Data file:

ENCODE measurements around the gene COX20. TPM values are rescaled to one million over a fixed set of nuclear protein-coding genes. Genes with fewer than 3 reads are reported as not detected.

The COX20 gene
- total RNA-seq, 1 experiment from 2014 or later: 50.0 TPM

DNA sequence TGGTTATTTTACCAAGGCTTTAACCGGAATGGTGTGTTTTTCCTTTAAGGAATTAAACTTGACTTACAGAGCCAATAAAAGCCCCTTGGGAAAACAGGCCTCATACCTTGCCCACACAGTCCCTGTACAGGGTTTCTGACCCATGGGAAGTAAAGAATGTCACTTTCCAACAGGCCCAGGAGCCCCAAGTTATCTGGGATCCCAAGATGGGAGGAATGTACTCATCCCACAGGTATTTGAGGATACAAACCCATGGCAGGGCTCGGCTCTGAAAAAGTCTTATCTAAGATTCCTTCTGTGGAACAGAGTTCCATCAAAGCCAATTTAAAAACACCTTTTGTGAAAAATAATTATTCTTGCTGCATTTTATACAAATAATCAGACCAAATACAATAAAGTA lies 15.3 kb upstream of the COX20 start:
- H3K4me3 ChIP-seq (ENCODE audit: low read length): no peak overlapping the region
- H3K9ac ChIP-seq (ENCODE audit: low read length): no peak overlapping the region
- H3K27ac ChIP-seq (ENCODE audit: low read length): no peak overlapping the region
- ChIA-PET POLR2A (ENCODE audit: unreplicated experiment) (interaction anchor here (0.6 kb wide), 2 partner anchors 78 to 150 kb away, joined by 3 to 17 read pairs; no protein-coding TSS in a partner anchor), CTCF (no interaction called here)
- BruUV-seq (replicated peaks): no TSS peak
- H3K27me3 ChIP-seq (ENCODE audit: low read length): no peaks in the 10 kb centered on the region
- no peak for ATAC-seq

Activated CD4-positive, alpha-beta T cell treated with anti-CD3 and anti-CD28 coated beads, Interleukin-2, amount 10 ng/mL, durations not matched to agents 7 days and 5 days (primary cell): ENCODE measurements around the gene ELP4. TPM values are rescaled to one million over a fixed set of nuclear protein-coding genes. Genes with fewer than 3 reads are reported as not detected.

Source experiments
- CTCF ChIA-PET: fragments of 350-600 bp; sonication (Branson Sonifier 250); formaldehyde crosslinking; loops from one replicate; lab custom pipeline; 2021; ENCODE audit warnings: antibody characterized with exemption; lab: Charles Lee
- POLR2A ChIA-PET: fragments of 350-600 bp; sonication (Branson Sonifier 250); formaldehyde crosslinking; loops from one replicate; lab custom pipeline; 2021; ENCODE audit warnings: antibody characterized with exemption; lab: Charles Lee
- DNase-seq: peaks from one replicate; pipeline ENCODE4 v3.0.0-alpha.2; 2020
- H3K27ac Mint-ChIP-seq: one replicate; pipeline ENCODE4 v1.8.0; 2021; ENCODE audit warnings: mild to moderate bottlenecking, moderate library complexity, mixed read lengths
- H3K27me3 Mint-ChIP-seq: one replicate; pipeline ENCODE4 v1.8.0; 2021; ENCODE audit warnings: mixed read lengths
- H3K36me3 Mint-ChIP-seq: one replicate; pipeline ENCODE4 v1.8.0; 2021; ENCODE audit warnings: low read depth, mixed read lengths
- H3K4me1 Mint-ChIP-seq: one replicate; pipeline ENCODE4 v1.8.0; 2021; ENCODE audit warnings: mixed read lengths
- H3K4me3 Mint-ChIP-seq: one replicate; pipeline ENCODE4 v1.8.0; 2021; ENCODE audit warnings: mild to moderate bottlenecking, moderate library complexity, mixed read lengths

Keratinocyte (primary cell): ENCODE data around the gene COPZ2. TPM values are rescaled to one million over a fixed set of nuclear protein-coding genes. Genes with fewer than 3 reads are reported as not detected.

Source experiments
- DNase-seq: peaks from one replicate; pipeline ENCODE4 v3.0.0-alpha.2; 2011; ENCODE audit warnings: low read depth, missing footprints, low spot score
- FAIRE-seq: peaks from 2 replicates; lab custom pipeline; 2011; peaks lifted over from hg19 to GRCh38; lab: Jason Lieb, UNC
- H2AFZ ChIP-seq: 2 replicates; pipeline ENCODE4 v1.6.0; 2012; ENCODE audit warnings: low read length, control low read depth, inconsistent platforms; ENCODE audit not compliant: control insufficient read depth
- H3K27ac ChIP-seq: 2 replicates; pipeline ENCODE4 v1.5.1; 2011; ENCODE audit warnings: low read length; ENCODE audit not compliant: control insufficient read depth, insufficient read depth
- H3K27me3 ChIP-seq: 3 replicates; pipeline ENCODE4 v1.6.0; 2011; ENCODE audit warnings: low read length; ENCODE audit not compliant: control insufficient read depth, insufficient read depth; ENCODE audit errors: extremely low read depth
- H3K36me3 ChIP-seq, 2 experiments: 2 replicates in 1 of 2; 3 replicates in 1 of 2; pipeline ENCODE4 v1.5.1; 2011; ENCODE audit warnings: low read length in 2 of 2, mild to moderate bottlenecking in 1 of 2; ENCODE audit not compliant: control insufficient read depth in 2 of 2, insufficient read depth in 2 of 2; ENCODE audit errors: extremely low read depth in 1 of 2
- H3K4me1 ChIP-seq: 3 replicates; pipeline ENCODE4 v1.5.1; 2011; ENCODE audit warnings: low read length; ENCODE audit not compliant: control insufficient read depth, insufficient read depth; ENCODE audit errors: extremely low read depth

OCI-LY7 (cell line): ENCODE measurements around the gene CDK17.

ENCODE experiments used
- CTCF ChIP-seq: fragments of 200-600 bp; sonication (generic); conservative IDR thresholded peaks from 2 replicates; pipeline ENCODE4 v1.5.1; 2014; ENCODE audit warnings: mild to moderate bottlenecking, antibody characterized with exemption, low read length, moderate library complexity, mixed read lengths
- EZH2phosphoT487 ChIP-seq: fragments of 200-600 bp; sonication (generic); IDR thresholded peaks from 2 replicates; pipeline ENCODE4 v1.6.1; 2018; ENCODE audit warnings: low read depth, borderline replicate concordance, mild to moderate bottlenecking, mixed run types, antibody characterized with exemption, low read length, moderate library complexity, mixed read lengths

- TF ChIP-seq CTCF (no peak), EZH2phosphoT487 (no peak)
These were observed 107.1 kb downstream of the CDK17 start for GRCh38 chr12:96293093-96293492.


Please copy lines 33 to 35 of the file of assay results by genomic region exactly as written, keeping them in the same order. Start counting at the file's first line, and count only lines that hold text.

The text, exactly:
- CTCF ChIP-seq: fragments of 200-600 bp; sonication (generic); conservative IDR thresholded peaks from 2 replicates; pipeline ENCODE4 v1.5.1; 2014; ENCODE audit warnings: mild to moderate bottlenecking, antibody characterized with exemption, low read length, moderate library complexity, mixed read lengths
- EZH2phosphoT487 ChIP-seq: fragments of 200-600 bp; sonication (generic); IDR thresholded peaks from 2 replicates; pipeline ENCODE4 v1.6.1; 2018; ENCODE audit warnings: low read depth, borderline replicate concordance, mild to moderate bottlenecking, mixed run types, antibody characterized with exemption, low read length, moderate library complexity, mixed read lengths

- TF ChIP-seq CTCF (no peak), EZH2phosphoT487 (no peak)